Hughes Bay

Coordinates: 64°13′S 61°20′W / 64.217°S 61.333°W / -64.217; -61.333 (Hughes Bay)
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Hughes Bay
Hughes Bay is located in Antarctica
Hughes Bay
Hughes Bay
Coordinates64°13′S 61°20′W / 64.217°S 61.333°W / -64.217; -61.333 (Hughes Bay)

Hughes Bay (64°13′S 61°20′W / 64.217°S 61.333°W / -64.217; -61.333 (Hughes Bay)) is a bay lying between Cape Sterneck and Cape Murray along the west coast of the Antarctic Peninsula.[1]


Danco Coast, Antarctic Peninsula. Hughes Bay near the northeast end

Hughes Bay is on the Danco Coast of the Antarctic Peninsula, on the west side of Graham Land. It is west of the southern end of the Detroit Plateau and north of the Herbert Plateau. It faces Two Hummock Island to the northwest across the Gerlache Strait. Major glaciers flowing into the bay include Sikorsky Glacier, Cayley Glacier and Blériot Glacier. The Argentine Base Primavera is on a headland in the north part of the bay.[2] Hughes Bay is 42 kilometres (26 mi) wide and indents the Danco Coast by 20 kilometres (12 mi). It lies south of Chavdar Peninsula and north of Pefaur (Ventimiglia) Peninsula.


The name "Hughes Bay" has appeared on maps for over 100 years, and commemorates Edward Hughes, master of the Sprightly, a sealing vessel owned by the London whaling company Samuel Enderby & Sons, which explored in this area in 1824–25.[1]


The first recorded landing on the Antarctic mainland was made in the area of this bay by Captain John Davis (see Davis Coast) from the shallop Cecilia (see Cecilia Island), tender to his ship Huron (see Huron Glacier) on 7 February 1821. The bay was roughly charted by James Hoseason, First Mate in the British sealer Sprightly (see Sprightly Island) in December 1824 and was named Hughes' Bay after Captain Edward Hughes, the ship's master The bay was further charted by the Belgian Antarctic Expedition (BeAE) during 23-25 January 1898. Air photography of the area by the Falkland Islands and Dependencies Aerial Survey Expedition (FIDASE) in 1956-57 led to important changes in topography and outline of the bay, as shown on maps and charts. Prior to this time many identifications of names in the area were no more than guesses.[3]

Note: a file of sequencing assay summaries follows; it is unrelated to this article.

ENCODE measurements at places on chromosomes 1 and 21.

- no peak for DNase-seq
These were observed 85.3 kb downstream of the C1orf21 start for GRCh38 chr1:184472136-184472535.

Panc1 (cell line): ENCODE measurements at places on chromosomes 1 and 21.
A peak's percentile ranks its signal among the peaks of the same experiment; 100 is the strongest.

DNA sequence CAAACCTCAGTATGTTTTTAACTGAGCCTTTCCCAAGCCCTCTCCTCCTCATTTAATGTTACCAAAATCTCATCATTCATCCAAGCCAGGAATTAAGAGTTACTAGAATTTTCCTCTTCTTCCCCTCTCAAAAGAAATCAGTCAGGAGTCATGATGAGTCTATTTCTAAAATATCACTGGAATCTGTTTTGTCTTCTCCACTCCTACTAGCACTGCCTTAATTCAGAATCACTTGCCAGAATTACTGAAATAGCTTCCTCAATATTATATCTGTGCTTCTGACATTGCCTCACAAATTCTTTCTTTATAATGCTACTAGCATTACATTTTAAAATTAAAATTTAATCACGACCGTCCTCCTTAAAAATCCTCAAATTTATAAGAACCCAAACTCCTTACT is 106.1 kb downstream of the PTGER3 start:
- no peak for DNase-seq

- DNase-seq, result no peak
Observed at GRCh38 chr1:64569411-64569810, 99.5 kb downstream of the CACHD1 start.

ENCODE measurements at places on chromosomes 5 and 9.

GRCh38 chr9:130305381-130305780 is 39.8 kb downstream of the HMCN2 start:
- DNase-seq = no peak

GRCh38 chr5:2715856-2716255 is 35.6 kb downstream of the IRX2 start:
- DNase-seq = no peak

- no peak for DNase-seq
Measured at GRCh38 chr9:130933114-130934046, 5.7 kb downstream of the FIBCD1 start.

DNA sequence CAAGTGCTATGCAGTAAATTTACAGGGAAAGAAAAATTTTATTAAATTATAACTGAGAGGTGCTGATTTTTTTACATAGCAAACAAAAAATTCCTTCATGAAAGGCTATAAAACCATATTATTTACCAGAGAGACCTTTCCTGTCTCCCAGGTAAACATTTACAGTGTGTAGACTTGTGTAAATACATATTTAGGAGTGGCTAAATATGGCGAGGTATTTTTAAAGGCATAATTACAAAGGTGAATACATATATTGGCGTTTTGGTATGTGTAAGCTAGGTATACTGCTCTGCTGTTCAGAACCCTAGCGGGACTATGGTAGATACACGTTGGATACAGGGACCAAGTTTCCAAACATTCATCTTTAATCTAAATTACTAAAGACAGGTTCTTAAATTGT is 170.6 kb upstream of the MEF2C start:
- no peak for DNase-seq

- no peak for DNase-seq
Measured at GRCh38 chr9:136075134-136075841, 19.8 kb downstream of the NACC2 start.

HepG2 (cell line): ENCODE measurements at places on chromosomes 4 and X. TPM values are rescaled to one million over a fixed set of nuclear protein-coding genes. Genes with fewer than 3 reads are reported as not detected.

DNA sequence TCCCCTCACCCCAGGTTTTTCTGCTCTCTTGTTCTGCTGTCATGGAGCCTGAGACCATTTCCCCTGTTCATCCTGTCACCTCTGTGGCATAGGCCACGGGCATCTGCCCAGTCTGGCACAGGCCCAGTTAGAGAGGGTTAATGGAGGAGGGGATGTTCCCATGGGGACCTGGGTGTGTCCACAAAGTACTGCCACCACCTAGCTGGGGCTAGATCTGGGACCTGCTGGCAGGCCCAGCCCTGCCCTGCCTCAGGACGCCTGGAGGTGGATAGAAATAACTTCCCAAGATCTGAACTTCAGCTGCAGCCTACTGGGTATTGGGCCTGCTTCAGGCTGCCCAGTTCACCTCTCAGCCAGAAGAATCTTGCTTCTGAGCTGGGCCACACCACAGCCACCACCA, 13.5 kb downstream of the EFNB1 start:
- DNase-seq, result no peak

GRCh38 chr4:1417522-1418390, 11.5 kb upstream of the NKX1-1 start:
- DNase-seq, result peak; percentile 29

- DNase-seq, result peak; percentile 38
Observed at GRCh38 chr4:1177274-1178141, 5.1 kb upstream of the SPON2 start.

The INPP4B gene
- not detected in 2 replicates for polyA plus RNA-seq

Glaciers feeding the bay, from northeast to southwest, include: Tumba Ice Cap, Gregory Glacier , Breguet Glacier, Sikorsky Glacier, Trepetlika Glacier, Mouillard Glacier, Lilienthal Glacier, Cayley Glacier, Blériot Glacier, Zimzelen Glacier, Krapets Glacier, Agalina Glacier.


Island in the bay, from northeast to southwest, include: Moreno Rock, Moss Islands, Midas Island, Apéndice Island, Sprightly Island, Alcock Island, Roget Rocks, Challenger Island, Afuera Islands.

Afuera Islands[edit]

Afuera Islands 64°20'S, 61°36'W Group of three small islands lying N of Challenger Island and just outside the S entrance point to Hughes Bay. First charted by the FrAE, 1908-10, under Charcot. The name, which appears on an Argentine government chart of 1957, is probably descriptive of the islands' location; "Afuera" means outer or outside.[4]

Coastal features[edit]

Coastal features, from northeast to southwest, include: Cape Sterneck, Cierva Cove, Sladun Peninsula, Base Primavera, Relyovo Peninsula, Charles Point, Brialmont Cove, Spring Point, Brabazon Point, Salvesen Cove, Valdivia Point, Murray Island.

Other features[edit]

Other features near the bay include: Tournachon Peak, Pilcher Peak, Baldwin Peak, Kormyansko Saddle, Egerika Range, Mount Morton, Farman Nunatak.



  • Alberts, Fred G., ed. (1995), Geographic Names of the Antarctic (PDF) (2 ed.), United States Board on Geographic Names, retrieved 2023-12-03 Public Domain This article incorporates public domain material from websites or documents of the United States Board on Geographic Names.
  • Graham Land and South Shetland Islands, BAS: British Antarctic Survey, 2005, retrieved 2024-05-03
  • "Hughes Bay", Composite Gazetteer of Antarctica, Scientific Committee on Antarctic Research